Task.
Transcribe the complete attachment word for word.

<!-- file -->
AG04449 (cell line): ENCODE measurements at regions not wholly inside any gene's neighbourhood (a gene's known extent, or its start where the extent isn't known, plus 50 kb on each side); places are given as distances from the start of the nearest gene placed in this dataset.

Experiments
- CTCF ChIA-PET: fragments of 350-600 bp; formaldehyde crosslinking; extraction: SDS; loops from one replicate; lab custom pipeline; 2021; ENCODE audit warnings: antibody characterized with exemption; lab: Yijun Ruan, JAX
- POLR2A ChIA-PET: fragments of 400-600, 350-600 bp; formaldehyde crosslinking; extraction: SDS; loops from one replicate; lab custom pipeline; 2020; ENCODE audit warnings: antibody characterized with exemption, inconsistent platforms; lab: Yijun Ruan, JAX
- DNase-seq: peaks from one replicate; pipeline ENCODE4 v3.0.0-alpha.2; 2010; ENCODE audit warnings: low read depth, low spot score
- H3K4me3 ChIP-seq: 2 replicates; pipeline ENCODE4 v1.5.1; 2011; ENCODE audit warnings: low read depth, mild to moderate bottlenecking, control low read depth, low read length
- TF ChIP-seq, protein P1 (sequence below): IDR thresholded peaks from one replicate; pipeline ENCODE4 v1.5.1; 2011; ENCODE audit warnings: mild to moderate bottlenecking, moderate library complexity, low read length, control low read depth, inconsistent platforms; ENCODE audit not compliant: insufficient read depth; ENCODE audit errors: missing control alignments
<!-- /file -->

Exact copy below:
AG04449 (cell line): ENCODE measurements at regions not wholly inside any gene's neighbourhood (a gene's known extent, or its start where the extent isn't known, plus 50 kb on each side); places are given as distances from the start of the nearest gene placed in this dataset.

Experiments
- CTCF ChIA-PET: fragments of 350-600 bp; formaldehyde crosslinking; extraction: SDS; loops from one replicate; lab custom pipeline; 2021; ENCODE audit warnings: antibody characterized with exemption; lab: Yijun Ruan, JAX
- POLR2A ChIA-PET: fragments of 400-600, 350-600 bp; formaldehyde crosslinking; extraction: SDS; loops from one replicate; lab custom pipeline; 2020; ENCODE audit warnings: antibody characterized with exemption, inconsistent platforms; lab: Yijun Ruan, JAX
- DNase-seq: peaks from one replicate; pipeline ENCODE4 v3.0.0-alpha.2; 2010; ENCODE audit warnings: low read depth, low spot score
- H3K4me3 ChIP-seq: 2 replicates; pipeline ENCODE4 v1.5.1; 2011; ENCODE audit warnings: low read depth, mild to moderate bottlenecking, control low read depth, low read length
- TF ChIP-seq, protein P1 (sequence below): IDR thresholded peaks from one replicate; pipeline ENCODE4 v1.5.1; 2011; ENCODE audit warnings: mild to moderate bottlenecking, moderate library complexity, low read length, control low read depth, inconsistent platforms; ENCODE audit not compliant: insufficient read depth; ENCODE audit errors: missing control alignments